East Falls native Jim Marino joined the Philadelphia department of Parks and Recreation 36 years ago and he hasn’t turned back since, working his way up to be director of well-known Philadelphia events like this weekend’s 10-mile Broad Street Run.
He began working the race in 1984. That year he was responsible for turning on the fire hydrants and getting the start area ready for the racers.
Today he’s behind all the major parts of the race, including security. Since Marino took the helm in 1998, the race has grown to the eighth-largest in the country and the largest 10-miler.
The race, which is a practical tour through Philadelphia — streching from West Fisher Avenue into the Navy Yard — shows off all of Philadelphia.
“It makes us shine all the way down Broad Street,” he said. “The runners get to experience the true flavor of Philadelphia — the poorest neighborhoods to universities to City Hall to the Avenue of the Arts to South Philly to the stadiums to Navy Yard.”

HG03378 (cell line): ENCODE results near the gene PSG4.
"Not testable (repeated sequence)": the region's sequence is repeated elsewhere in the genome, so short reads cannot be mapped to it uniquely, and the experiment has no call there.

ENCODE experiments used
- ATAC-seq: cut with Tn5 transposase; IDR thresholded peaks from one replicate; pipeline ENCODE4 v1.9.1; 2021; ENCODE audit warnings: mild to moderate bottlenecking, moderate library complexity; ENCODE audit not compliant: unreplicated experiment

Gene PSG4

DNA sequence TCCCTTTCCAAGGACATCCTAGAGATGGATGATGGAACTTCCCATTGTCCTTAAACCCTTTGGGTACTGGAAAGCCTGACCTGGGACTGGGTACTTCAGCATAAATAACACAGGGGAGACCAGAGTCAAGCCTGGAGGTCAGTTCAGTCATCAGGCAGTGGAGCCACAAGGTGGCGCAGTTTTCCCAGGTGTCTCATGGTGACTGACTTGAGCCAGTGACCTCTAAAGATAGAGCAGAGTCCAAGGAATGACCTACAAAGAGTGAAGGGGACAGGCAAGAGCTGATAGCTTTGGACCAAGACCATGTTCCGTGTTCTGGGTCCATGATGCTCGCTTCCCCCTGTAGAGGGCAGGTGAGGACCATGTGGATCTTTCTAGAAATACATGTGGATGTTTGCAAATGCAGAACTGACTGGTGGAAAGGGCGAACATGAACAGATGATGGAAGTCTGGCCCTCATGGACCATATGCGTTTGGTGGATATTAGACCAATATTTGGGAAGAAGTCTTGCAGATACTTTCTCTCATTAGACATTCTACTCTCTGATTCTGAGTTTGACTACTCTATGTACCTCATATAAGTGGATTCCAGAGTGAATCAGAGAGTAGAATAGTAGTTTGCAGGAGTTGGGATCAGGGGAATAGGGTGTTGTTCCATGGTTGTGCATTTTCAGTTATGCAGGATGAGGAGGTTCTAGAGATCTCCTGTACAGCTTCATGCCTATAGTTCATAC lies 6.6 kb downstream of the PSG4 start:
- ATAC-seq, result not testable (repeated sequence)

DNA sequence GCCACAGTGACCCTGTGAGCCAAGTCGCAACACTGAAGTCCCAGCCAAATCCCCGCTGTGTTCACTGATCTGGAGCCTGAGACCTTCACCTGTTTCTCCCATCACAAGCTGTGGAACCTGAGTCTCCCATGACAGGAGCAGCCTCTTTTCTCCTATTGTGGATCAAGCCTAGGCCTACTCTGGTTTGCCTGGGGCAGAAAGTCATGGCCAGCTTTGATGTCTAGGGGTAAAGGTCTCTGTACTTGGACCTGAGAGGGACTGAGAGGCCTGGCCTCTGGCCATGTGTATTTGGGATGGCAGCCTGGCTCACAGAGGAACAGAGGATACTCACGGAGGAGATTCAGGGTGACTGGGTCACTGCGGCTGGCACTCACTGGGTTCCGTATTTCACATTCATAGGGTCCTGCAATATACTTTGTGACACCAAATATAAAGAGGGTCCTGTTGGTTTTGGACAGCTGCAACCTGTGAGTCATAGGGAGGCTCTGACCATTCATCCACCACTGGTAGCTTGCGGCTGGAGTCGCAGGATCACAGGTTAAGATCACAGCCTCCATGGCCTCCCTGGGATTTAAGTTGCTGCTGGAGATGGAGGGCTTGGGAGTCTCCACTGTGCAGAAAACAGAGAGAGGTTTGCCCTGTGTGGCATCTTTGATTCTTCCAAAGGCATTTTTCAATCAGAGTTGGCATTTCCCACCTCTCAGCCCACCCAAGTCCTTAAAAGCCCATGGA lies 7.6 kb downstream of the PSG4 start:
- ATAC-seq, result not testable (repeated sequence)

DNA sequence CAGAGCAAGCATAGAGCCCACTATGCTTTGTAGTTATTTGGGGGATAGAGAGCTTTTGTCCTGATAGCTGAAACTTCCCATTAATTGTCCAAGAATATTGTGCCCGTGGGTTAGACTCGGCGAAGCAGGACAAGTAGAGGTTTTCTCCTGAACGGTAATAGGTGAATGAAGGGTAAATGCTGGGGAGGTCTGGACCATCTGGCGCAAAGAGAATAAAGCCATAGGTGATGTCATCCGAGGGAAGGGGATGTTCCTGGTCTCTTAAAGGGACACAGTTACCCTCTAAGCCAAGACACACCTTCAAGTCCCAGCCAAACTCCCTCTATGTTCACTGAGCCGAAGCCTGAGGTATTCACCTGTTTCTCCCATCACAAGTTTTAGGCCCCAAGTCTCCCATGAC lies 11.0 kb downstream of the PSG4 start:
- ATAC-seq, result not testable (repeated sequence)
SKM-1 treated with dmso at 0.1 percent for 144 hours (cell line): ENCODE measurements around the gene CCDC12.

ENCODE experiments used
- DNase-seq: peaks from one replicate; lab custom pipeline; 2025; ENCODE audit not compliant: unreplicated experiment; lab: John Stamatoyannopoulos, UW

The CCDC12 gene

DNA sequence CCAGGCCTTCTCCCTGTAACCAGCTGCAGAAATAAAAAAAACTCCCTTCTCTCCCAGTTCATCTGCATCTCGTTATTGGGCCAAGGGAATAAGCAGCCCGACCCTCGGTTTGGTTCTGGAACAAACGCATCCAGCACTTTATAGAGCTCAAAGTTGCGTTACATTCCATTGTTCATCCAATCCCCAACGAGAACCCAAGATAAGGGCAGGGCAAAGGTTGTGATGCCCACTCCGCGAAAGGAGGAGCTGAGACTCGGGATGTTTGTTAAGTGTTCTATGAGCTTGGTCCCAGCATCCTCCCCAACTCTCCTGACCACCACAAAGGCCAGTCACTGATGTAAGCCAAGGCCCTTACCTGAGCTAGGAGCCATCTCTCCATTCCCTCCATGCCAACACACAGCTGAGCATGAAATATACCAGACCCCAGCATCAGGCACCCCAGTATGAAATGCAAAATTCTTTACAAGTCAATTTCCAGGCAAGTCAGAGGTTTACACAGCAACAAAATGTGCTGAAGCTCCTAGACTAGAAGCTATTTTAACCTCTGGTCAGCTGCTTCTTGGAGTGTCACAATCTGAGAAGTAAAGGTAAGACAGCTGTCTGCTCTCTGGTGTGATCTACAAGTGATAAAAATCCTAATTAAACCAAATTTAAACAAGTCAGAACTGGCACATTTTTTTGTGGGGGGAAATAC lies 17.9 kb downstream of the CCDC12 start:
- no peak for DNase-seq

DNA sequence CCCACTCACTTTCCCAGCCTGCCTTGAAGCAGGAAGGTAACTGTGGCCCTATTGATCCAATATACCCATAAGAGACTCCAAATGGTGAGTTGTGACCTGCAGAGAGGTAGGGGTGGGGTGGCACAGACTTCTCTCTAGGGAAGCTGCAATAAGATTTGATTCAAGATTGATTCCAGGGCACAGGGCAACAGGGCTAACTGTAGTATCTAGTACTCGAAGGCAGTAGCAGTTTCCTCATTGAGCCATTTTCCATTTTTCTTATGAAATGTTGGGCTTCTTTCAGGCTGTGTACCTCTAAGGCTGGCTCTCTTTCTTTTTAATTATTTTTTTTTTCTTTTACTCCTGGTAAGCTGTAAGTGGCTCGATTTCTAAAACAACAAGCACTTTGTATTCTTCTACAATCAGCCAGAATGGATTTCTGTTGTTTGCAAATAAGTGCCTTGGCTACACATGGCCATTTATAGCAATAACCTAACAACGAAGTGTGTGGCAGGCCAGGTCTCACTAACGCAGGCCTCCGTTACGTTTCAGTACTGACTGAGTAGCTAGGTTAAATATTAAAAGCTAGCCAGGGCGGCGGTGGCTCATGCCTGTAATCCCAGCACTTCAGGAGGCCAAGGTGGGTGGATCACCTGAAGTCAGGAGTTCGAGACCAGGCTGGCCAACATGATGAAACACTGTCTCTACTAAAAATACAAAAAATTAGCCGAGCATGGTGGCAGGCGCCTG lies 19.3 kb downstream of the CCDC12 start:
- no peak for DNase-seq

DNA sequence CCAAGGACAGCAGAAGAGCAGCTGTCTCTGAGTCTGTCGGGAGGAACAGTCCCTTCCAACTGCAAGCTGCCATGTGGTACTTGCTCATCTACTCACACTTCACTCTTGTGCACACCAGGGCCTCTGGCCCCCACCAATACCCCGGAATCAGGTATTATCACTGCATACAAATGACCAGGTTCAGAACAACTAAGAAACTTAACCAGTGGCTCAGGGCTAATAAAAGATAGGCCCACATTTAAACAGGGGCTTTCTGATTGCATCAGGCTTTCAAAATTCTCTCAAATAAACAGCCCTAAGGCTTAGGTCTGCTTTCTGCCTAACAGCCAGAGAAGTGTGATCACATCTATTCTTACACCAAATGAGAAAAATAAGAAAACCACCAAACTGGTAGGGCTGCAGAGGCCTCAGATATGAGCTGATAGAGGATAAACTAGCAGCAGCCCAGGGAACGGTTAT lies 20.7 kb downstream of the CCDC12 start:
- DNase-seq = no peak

The race uses the efforts of 175 Parks and Rec employees and over 125 volunteer groups to pull of the day’s events. Marino added that he’s enjoyed seeing the race evolve and change over the years, including the race make-up, which is now over 50 percent women runners. The early days were entirely male-dominated.
Marino, who now lives in Roxborough, started off his career working in recreation centers throughout Northwest Philadelphia, including Roxborough’s Kendrick Center, Manayunk’s Venice Island and East Falls’ McDevitt Recreation Center. He’s coached the 21st ward junior league baseball team as well.
He added that many of his former players now run the Broad Street Run. That makes him feel that his community work has come “full circle.”
The best thing about Philadelphia’s neighborhoods, he said, is that you can always find people who will “rally around you.”
He gave the recent death of Roxborough native Shane Montgomery as an example. Montgomery went missing Thanksgiving morning and was found in the Schuylkill five weeks later. During that time, the community organized searches, raised money for the Montgomery family and spread the word.
“There are a lot of good people in these neighborhoods,” he said. “That’s the true fabric of Philadelphia.”